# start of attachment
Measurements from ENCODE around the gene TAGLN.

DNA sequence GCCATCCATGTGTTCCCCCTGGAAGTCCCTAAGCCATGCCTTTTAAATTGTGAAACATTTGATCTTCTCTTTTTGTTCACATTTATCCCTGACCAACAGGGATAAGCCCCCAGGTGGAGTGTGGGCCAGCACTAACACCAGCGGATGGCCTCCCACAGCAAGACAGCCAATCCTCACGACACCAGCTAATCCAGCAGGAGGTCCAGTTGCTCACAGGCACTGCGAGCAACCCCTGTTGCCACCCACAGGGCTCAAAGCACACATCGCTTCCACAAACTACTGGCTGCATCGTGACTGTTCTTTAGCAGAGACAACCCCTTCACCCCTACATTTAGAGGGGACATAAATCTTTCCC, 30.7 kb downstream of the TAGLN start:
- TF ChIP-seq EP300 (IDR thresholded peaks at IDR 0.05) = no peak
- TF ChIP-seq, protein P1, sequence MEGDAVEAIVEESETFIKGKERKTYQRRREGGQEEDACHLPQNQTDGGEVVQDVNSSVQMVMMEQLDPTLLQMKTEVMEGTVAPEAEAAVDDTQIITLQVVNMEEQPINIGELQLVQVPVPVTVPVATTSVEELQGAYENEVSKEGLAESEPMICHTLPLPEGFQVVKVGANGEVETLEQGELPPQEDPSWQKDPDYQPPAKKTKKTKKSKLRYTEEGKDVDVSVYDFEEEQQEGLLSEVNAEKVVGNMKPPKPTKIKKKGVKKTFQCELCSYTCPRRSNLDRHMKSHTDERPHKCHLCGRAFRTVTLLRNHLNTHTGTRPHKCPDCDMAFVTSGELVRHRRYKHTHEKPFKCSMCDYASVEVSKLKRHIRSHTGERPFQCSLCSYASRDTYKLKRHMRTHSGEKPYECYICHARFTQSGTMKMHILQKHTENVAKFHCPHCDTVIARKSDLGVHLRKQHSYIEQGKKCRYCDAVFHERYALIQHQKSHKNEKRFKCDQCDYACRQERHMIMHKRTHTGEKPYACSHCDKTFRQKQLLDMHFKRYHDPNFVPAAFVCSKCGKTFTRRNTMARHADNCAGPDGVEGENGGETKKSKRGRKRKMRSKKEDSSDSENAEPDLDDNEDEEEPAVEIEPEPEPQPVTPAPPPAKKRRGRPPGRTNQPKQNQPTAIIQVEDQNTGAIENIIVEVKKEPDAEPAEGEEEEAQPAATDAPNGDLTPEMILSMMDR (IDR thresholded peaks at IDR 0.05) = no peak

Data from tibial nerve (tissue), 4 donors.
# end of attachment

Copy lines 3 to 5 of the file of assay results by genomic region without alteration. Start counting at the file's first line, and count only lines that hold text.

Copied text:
- TF ChIP-seq EP300 (IDR thresholded peaks at IDR 0.05) = no peak
- TF ChIP-seq, protein P1, sequence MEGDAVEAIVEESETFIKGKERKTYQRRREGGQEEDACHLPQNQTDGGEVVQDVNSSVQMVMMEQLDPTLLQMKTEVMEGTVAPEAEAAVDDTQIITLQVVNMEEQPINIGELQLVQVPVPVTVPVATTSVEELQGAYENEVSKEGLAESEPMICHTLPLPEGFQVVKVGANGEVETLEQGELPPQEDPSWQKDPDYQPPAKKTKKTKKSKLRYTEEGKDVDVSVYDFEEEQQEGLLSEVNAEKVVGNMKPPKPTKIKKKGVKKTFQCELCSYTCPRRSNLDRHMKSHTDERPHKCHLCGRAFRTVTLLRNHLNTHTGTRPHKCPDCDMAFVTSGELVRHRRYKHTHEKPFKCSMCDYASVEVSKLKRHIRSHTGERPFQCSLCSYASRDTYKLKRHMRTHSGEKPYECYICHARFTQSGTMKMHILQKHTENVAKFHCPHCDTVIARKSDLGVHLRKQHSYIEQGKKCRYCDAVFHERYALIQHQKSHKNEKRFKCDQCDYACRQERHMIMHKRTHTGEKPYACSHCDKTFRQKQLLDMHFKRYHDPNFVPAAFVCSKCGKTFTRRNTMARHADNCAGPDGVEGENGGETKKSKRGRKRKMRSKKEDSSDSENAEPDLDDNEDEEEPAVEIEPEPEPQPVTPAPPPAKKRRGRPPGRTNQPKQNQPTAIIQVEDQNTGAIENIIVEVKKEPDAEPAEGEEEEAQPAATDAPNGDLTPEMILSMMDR (IDR thresholded peaks at IDR 0.05) = no peak

Data from tibial nerve (tissue), 4 donors.